They don't seem to have the list of titles on the site, but at The Daily Beast they now have Pulitzer Winner Jennifer Egan's PEN Festival Book Bag, with a brief explanation for each selection.
Instead of just a top ten they count a dozen -- though only about half of them qualify as 'American Classics' (but then for a world voices festival a more international selection does seem appropriate).
(Of her selections, only Middlemarch by George Elliot is under review at the complete review).
In the area of translation with particular reference to Tamil, I think we are always conditioned to think of translating works of other languages into native Tamil.
Sparingly we think of translating Tamil works of literature in languages other than English because of our colonial legacy.
We never think of translating works in Tamil to French, German, Danish and Spanish languages. This trend should be reversed.
There is no innocent literary prize just as no writing is innocent and free of value.
Every piece of writing is a political act, and every prize made to a writer is an act of validation and an expression of a given value -- the specific and subjective value of the awarding institution.
And just to make clear to readers where he's coming from (despite where he's landed -- UCF) -- i.e. that he isn't exactly on board with America's Oprah-take on African lit --, he argues
Such prizes out of London and New York continue to validate and sustain a view of Africa defiantly constructed by such highly acclaimed but trashy novels like Uzo Iweala's Beast of No Nation or Uwem Akpan's unreadable and utterly reprobate stories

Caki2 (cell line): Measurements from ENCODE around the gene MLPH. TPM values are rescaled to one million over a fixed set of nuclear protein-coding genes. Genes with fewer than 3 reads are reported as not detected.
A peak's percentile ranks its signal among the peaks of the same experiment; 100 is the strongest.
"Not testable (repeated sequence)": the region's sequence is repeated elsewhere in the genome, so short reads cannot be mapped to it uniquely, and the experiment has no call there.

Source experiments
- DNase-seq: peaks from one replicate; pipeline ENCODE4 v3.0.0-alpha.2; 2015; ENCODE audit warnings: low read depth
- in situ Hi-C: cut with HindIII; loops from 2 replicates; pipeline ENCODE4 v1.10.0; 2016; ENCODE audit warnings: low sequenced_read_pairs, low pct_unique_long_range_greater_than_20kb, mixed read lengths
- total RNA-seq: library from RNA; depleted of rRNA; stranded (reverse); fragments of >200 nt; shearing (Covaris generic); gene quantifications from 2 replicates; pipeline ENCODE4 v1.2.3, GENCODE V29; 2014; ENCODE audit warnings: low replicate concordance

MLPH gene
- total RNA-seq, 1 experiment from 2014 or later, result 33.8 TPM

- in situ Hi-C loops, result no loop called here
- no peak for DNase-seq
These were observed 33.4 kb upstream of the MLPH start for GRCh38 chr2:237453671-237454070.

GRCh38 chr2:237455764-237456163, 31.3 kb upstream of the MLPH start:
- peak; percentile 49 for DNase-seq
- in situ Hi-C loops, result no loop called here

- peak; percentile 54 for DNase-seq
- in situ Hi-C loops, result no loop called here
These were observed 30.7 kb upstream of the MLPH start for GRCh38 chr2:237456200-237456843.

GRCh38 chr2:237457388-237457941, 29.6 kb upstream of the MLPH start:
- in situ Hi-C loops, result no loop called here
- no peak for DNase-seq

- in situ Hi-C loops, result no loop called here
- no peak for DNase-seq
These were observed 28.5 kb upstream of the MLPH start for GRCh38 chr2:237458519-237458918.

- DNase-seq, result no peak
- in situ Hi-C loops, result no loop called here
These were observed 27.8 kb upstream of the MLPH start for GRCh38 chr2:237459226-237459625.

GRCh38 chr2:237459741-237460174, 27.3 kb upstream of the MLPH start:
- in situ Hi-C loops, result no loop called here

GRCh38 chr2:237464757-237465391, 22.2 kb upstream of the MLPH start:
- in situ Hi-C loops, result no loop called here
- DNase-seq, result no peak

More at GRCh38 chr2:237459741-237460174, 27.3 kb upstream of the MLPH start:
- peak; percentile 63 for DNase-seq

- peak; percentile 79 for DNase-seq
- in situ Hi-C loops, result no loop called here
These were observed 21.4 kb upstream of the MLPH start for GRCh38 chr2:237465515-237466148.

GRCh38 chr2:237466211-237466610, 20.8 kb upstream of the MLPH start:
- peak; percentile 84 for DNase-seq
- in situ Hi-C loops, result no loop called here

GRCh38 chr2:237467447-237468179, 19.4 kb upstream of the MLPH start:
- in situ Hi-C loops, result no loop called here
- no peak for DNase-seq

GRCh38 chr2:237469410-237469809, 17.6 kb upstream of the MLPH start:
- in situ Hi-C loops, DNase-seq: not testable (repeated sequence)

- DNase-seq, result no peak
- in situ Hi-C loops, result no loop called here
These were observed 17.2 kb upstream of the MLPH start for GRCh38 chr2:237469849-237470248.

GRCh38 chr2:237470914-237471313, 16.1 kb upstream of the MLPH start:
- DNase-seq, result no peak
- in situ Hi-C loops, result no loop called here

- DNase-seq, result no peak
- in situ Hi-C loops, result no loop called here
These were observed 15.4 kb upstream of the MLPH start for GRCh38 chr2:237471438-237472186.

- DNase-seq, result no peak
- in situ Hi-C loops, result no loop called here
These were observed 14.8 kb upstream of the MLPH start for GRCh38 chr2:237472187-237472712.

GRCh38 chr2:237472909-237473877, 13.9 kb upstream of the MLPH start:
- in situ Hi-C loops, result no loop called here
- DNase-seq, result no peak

(That would presumably be the much-hailed collection Say You're One of Them, by the way.)
To celebrate the African novel and its adaptability and resilience, Kwani Trust announces a one-off new literary prize for African writing.
The Kwani? Manuscript Project calls for the submission of unpublished fiction manuscripts from African writers across the continent and in the Diaspora.
Maybe the winning manuscript will be something even Obi Nwakanma can approve of .....
(I certainly encourage you to submit your manuscript !)
See also Christine Mungai's report on Kwani? one-off literary prize for Africa writing in The East African.
Last autumn, the Bodleian Library's Special Collections Department faced an intriguing dilemma when it acquired a rare copy of Agrippa, a Book of the Dead, a hybrid print-digital work featuring a digitally encrypted poem by William Gibson that can only be read once before the data destroys itself. With artwork from noted American artist Dennis Ashbaugh, and referencing everything from genetic code to the Gutenberg Bible and Kodak scrapbook nostalgia, the book's digital element was designed to self-efface after a single "transmission". Chris Fletcher, head curator at the Special Collections, asked, "Do we conserve the book and vandalise the poem, or read the poem and lose the book ?"